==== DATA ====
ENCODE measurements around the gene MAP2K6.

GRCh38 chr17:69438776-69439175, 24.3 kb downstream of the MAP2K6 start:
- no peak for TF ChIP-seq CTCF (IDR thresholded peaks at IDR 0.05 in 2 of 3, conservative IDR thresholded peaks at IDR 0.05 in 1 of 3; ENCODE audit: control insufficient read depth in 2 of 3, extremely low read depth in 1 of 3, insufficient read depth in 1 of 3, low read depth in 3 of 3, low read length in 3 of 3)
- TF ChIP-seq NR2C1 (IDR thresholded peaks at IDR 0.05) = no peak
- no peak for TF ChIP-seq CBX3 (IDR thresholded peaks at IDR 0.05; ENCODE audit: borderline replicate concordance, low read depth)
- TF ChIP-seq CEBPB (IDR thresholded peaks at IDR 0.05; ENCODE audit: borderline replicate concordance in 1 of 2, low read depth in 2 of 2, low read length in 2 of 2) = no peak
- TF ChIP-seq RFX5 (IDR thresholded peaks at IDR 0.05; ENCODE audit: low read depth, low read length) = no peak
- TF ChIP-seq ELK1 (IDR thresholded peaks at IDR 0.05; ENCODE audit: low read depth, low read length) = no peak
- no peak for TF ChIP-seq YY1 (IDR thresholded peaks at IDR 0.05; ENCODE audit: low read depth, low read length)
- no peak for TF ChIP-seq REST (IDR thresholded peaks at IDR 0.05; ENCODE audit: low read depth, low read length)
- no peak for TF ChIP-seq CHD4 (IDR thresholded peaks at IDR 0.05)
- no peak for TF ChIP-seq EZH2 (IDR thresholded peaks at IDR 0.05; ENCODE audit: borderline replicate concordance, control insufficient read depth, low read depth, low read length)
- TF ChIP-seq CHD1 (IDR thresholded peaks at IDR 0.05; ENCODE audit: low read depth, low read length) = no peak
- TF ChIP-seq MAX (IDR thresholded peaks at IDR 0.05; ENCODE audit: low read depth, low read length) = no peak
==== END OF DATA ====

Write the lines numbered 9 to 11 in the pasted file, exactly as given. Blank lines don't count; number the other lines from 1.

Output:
- no peak for TF ChIP-seq YY1 (IDR thresholded peaks at IDR 0.05; ENCODE audit: low read depth, low read length)
- no peak for TF ChIP-seq REST (IDR thresholded peaks at IDR 0.05; ENCODE audit: low read depth, low read length)
- no peak for TF ChIP-seq CHD4 (IDR thresholded peaks at IDR 0.05)